The city’s staff does not seem to be opposed to the zoning change, but I do expect a host of citizens from the neighboring Blanco Vista residential district to fill the chambers and protest the proposal. The problem is those well-meaning citizens live in an established stable neighborhood on the south side of Yarrington, which is in San Marcos, so their objections will carry only moral, but absolutely no political, weight with the commission or the city of Kyle. The San Marcos City Council, incidentally, has gone on the record in opposition to a truck stop being located on the property.

In a letter accompanying the zoning request from the owners’ attorneys, Terrence L. Irion of Austin writes "Transportation related services, such as a truck/travel center and warehouse facilities are ideal uses for this property located … in close proximity to the railroad tracts to the west." The letter makes no reference to the residences in Blanco Vista to the south.

In his letter, Irion tries to appeal to the sensibilities of the five "whatever a developer wants, a developer gets" members of the City Council by writing: "As has often been said by Kyle Officials (sic) in recent years, business growth is key to stabilizing the tax base and taking the burden of paying for growth off the shoulders of the homeowners in the community." What remains to be decided, perhaps, is whether that means any kind of business growth.

The staff analysis accompanying the request states "…at some point in the near future the site will have utility services available (no wastewater line currently serves the site, but that has not stopped P&Z or the City Council from approving zoning changes identical to this one in the past) and, once that occurs, the property — with its proximity to interstate and rail, and it’s remote location from established stable neighborhoods — will be well-suited to those uses permissible in the warehouse district."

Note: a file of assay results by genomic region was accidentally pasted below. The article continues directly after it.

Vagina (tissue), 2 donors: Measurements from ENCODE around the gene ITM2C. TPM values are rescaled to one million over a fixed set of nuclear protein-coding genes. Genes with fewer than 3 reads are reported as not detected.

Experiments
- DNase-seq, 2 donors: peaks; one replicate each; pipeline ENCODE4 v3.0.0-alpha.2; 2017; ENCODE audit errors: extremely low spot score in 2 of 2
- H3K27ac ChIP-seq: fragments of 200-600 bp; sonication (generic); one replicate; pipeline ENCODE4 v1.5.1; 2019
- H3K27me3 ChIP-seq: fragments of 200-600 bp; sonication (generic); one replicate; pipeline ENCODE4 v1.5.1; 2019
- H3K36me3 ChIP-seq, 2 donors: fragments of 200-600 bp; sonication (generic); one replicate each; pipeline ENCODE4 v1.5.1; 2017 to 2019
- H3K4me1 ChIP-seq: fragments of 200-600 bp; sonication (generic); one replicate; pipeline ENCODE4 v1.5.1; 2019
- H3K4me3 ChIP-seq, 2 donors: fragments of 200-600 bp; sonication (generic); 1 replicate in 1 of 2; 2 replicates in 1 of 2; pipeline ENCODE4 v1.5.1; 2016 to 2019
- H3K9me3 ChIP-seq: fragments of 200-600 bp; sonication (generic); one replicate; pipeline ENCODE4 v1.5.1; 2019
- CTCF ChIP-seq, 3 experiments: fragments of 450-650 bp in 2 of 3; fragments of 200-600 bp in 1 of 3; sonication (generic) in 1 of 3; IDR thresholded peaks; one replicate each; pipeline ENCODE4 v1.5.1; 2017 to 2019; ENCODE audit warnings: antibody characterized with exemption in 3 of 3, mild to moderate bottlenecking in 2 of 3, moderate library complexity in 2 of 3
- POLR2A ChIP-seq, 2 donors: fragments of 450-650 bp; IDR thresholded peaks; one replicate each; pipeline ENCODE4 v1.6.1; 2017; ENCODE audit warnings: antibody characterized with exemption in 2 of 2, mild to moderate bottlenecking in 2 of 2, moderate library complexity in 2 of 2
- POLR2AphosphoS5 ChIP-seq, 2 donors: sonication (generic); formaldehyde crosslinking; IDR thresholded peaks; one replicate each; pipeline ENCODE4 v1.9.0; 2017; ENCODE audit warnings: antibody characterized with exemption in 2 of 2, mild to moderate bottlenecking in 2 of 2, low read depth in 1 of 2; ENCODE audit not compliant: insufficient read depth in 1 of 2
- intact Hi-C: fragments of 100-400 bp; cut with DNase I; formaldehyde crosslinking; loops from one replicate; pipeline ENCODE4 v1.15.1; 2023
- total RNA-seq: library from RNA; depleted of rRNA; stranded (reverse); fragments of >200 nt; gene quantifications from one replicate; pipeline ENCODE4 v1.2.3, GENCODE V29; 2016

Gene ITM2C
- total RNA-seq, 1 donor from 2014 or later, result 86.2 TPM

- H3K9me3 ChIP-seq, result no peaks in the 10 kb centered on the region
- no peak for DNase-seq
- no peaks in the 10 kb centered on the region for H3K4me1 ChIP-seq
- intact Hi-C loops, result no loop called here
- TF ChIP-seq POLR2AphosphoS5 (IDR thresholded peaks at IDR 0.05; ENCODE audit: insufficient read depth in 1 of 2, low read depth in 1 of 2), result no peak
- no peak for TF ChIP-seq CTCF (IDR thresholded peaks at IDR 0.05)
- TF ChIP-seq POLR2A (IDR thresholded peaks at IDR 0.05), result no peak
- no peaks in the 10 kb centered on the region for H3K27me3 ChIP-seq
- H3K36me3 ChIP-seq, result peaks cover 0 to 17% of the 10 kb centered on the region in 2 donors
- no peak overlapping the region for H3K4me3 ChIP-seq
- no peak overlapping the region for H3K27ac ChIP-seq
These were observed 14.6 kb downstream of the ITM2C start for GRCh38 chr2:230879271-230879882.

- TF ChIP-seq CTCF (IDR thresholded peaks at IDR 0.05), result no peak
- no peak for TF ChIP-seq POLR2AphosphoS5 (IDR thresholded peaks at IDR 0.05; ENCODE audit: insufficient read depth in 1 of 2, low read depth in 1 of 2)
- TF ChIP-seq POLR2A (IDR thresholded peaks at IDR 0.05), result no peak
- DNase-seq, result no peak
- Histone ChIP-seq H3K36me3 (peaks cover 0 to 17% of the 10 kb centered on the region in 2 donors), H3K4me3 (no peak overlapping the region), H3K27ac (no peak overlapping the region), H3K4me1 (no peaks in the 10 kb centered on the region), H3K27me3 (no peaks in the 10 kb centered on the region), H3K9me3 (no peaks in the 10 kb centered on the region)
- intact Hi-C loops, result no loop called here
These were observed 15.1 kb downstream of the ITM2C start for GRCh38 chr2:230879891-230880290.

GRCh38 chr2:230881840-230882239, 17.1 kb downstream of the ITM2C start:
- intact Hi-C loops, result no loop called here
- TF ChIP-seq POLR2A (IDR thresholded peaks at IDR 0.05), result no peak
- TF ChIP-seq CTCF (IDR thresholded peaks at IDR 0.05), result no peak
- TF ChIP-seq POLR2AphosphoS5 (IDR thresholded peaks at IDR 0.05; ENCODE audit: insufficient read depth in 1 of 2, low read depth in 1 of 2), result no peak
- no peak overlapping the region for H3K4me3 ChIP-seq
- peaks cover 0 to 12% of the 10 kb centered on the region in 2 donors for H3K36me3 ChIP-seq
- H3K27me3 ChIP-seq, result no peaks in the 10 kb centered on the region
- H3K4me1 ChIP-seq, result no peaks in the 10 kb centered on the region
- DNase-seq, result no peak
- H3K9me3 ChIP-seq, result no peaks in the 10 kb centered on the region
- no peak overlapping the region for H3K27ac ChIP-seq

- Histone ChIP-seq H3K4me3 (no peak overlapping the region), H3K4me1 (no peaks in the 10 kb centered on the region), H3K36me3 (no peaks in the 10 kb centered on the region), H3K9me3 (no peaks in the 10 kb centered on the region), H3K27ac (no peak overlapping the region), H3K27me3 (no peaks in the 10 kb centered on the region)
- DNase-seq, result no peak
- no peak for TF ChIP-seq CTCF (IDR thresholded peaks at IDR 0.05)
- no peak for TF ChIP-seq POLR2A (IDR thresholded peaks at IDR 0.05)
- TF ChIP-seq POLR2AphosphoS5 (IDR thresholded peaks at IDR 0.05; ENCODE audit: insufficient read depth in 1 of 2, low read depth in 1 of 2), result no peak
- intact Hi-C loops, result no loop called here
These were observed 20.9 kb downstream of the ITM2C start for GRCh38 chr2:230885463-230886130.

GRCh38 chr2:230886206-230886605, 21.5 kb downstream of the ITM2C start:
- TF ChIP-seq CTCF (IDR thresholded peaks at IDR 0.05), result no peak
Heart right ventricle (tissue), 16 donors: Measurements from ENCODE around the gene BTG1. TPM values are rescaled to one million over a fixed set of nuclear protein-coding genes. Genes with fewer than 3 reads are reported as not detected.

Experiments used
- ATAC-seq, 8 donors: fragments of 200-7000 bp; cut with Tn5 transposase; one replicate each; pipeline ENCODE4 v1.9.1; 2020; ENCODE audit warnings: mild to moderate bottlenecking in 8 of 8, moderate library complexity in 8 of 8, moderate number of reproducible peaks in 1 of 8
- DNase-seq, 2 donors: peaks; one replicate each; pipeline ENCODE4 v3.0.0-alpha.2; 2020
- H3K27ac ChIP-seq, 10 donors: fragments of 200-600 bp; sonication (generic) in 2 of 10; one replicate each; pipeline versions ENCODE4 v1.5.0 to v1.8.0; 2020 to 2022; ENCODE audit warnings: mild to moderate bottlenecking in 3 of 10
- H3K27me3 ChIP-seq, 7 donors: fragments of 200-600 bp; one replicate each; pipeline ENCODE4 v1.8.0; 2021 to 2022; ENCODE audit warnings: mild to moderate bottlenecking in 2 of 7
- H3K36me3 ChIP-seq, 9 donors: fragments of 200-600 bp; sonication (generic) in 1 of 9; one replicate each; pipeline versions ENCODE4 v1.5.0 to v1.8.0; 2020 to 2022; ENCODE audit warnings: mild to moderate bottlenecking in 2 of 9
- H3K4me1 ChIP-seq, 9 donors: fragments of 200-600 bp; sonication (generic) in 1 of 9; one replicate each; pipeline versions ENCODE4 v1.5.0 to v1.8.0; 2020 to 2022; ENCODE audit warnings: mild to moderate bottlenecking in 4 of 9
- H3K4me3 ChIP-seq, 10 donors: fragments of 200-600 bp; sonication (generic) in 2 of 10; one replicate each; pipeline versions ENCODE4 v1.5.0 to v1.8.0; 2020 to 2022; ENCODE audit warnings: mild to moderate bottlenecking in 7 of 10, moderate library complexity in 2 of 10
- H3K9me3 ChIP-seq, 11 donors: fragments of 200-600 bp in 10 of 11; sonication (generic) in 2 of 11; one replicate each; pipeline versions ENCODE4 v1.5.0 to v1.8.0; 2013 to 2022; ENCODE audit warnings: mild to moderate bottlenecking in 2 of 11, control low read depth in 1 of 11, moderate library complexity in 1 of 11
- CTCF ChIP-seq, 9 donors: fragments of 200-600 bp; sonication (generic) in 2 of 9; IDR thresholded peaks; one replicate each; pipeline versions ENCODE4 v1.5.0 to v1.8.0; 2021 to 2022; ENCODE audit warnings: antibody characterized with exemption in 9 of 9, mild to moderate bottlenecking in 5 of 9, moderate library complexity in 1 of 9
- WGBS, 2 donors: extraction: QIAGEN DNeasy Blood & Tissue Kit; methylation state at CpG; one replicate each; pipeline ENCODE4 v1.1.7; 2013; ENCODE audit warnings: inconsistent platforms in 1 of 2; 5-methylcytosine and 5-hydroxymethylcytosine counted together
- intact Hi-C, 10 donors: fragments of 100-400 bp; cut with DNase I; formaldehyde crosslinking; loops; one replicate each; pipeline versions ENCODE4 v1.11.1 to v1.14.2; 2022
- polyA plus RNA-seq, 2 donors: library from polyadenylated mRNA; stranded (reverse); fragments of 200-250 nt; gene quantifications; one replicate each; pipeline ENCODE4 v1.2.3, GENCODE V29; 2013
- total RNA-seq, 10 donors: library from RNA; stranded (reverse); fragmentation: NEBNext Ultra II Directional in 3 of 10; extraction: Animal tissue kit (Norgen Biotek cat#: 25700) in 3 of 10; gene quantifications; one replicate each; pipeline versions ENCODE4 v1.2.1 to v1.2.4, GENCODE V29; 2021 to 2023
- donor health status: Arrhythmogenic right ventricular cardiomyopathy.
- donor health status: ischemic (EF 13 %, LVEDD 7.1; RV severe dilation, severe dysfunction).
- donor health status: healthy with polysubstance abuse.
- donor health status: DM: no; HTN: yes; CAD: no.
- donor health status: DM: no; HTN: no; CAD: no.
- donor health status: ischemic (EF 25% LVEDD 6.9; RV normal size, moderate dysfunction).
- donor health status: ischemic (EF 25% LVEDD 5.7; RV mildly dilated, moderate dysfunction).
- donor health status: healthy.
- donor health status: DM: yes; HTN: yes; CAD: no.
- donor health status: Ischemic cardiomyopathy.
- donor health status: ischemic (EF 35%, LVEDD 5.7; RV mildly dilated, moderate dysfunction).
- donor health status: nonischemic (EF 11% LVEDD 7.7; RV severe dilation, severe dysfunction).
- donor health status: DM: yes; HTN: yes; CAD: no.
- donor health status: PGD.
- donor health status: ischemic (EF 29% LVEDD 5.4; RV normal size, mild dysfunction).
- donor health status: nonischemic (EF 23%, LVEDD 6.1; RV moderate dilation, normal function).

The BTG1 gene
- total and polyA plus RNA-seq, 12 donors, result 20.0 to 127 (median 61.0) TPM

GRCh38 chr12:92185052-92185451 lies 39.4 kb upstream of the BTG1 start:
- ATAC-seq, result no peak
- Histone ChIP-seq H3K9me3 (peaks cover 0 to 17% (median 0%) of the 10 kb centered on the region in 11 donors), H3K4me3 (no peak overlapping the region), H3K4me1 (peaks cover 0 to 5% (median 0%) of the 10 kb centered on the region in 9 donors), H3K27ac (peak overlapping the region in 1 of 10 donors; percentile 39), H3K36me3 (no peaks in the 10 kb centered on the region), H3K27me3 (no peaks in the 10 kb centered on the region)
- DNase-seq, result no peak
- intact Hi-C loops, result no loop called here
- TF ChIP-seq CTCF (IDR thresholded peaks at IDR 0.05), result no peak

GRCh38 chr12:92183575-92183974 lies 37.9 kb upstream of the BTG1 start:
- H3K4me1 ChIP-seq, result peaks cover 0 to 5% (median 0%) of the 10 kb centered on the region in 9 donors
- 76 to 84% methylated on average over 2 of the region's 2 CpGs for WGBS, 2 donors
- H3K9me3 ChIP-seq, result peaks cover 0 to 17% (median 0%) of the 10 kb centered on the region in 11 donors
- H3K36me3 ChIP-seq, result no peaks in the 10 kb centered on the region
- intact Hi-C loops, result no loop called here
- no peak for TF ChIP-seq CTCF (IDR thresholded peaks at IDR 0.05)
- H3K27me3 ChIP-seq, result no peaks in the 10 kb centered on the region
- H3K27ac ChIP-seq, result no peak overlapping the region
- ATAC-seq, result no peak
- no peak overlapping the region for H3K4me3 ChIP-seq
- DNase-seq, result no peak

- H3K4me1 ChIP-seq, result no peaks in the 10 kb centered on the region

Those residents of the nearby Blanco Vista subdivision may not think too highly of the comment that the property is in a "remote location from established stable neighborhoods."

The complete P&Z agenda for Tuesday's 6:30 p.m. meeting can be found here.

Sellers shares his thoughts on economic development, shared municipal facilities, city’s cable television station

(Updated 1:17 p.m. Saturday to reflect Kyle Chamber CEO Julie Snyder's comments on BR&E within that organization.)

This is the second part in a three-part series detailing my recent conversation with City Manager Scott Sellers. My questions/comments are in bold face, not necessarily because they are particularly bold, but simply to set them apart from the city manager’s remarks.

You told me last year that economic development was one of your major passions. How would you grade yourself in the area of economic development over the last year and what would you like to accomplish in this area in the coming year?